No Smoking Day: who will put this zombie event out of its misery?
Wednesday, March 8, 2017 at 9:15
Simon Clark

I'm currently in Dublin but I shall be listening with interest to the Chancellor's Budget statement.

Hopefully there won't be a nasty surprise awaiting smokers. A tax increase on cigarettes of inflation plus two per cent (the policy George Osborne introduced) was bad enough but ASH want that increased to inflation plus five per cent.

Last year rolling tobacco got hit with (off the top of my head) a 15 per cent increase and the same could happen again.

The reasoning behind that is that as the cost of cigarettes has gone up smokers have switched in increasing numbers to cheaper rolling tobacco so let's clobber that as well.

There's also talk of a minimum excise tax (MET) which will effectively mean that the cost of the cheapest cigarettes brands will go up.

Again, this is partly to counteract the trend – provoked by high excise duty and, more recently, plain packaging – whereby smokers are increasingly driven to purchase the cheapest brands.

In practise of course many smokers by-pass ordinary retailers in favour of the black market.

Anyway it's also No Smoking Day today which may come as a surprise to some of you because I've not seen a single mention of it in any national newspaper.

Regional newspapers will give it a mention, especially if there's a local No Smoking Day stunt or initiative – but, as I've commented on before, NSD is a pale shadow of its former self.

In 2011 the No Smoking Day organisation (which used to have a budget of, I think, £600,000 a year) merged with the British Heart Foundation but it's hard to tell who's running NSD this year.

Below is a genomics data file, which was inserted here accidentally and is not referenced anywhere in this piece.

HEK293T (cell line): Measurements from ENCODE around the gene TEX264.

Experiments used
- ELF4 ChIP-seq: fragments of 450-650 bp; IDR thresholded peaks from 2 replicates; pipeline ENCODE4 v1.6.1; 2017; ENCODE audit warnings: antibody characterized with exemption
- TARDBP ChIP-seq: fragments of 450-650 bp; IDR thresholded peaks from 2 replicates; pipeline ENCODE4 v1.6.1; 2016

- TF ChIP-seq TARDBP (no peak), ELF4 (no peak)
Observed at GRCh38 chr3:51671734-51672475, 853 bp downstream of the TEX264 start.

The event doesn't have a dedicated website and I can't find any mention of it on the BHF website, which is bizarre.

Interestingly, if you click on the URL it redirects you to a page on the BHF website that mentions smoking but not No Smoking Day.

The No Smoking Day Twitter profile has two links – one to a site called Health Unlocked, the other to a stop smoking page on the NHS Choices website.

NSD tweets are also written in the first person which is generally an indication of just how small the 'organisation' is.

Despite that the Health Unlocked (No Smoking Day) site says that NSD is "supported by an alliance of UK health bodies and charities" which suggests the British Heart Foundation has decided it no longer wants to run it alone, but it's still not clear who's in charge.

Meanwhile, if you Google 'No Smoking Day 2017', the first thing you'll see is a promoted link to the Nicorette website.

The next link takes you to a page on what appears to be a Scottish Government website (NHS Inform).

After that there are a couple of calendar style websites that mention No Smoking Day followed by NSD's Wikipedia entry that was last updated, it seems, in 2011.

In typical Wikipedia fashion it states that 'No Smoking Day in the UK takes place on March 11 annually' which is obviously wrong because No Smoking Day takes place on the second Wednesday in March every year so the date varies.

The organisers of No Smoking Day (whoever they are, or were) have always been at pains to stress that the event was targeted only at people who wanted to quit.

It may have started that way but in the years I've worked for Forest the organisers have been more than happy to embrace many anti-smoking initiatives, including local smoking bans and other policies designed to restrict the freedoms of everyone who wants to light up.

Before the smoking ban, for example, No Smoking Day was seen as a great way to get publicity for a local business.

All you had to do was announce that from No Smoking Day you were introducing an office smoking ban and you could almost guarantee the story would appear in the local paper.

Since then it's been more difficult to use NSD as a promotional or campaign tool but it hasn't stopped people trying.

This morning for example I was on BBC Radio Suffolk discussing a decision by Ipswich Hospital to ban smoking anywhere on site.

Naturally they chose No Smoking Day to start enforcing the policy which includes demolishing the existing smoking shelters.

How kind – and considerate.

But that's what No Smoking Day does to people. It brings out the worst in some because it legitimises fear and discrimination.

Thankfully No Smoking Day is rapidly becoming a zombie event. Someone should put it out of its misery.

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